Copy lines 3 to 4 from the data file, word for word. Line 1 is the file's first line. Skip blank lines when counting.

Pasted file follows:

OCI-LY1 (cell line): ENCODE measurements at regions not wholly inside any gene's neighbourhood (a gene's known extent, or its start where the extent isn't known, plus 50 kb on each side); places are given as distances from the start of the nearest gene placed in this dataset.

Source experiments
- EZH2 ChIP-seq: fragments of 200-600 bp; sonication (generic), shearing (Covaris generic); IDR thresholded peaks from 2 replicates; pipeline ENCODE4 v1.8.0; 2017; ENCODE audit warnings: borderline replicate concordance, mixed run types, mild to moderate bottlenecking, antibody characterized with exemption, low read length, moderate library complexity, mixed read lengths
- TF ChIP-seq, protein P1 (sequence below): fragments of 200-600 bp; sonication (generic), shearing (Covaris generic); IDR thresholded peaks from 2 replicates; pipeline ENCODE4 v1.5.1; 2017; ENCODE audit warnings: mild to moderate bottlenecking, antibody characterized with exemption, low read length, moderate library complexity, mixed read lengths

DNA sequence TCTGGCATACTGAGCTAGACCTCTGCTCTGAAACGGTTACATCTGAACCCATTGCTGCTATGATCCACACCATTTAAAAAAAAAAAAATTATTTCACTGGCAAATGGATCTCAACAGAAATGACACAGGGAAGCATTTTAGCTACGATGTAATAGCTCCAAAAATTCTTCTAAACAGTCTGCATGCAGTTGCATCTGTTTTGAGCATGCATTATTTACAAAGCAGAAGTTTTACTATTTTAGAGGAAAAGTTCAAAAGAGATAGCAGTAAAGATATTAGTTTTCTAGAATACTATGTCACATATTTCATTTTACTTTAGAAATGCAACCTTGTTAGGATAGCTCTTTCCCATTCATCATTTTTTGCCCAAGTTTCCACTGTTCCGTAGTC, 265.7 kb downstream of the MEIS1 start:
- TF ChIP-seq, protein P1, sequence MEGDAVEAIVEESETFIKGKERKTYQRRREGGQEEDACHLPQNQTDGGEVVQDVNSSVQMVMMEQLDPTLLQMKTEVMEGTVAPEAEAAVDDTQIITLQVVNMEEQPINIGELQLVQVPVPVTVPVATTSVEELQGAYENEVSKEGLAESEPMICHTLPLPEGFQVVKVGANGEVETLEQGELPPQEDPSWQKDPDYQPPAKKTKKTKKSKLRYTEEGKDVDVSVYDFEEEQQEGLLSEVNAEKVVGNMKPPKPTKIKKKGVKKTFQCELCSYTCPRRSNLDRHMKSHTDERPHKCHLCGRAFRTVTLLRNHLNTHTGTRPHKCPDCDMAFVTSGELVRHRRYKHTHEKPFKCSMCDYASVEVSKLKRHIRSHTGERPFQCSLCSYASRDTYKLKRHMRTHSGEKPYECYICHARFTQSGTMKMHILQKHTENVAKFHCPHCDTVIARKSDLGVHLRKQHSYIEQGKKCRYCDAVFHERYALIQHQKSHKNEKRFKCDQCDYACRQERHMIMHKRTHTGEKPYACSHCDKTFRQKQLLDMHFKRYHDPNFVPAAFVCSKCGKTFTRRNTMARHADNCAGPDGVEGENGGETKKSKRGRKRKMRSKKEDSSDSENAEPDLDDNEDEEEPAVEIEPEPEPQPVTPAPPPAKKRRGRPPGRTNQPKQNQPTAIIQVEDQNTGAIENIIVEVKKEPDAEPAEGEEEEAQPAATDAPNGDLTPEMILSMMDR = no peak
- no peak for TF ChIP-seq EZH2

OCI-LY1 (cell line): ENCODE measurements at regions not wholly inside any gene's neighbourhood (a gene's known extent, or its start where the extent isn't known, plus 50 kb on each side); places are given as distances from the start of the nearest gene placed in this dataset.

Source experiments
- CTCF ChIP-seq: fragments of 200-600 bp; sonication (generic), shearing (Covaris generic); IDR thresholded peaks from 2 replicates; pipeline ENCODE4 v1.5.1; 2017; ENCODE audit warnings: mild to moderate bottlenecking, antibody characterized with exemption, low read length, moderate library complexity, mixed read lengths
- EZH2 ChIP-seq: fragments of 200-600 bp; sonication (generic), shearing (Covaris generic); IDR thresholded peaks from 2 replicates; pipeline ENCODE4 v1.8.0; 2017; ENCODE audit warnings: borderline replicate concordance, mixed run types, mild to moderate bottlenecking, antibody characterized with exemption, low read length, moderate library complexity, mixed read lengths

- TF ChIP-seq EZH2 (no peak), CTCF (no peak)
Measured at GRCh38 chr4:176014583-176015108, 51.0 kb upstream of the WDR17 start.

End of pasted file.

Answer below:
- EZH2 ChIP-seq: fragments of 200-600 bp; sonication (generic), shearing (Covaris generic); IDR thresholded peaks from 2 replicates; pipeline ENCODE4 v1.8.0; 2017; ENCODE audit warnings: borderline replicate concordance, mixed run types, mild to moderate bottlenecking, antibody characterized with exemption, low read length, moderate library complexity, mixed read lengths
- TF ChIP-seq, protein P1 (sequence below): fragments of 200-600 bp; sonication (generic), shearing (Covaris generic); IDR thresholded peaks from 2 replicates; pipeline ENCODE4 v1.5.1; 2017; ENCODE audit warnings: mild to moderate bottlenecking, antibody characterized with exemption, low read length, moderate library complexity, mixed read lengths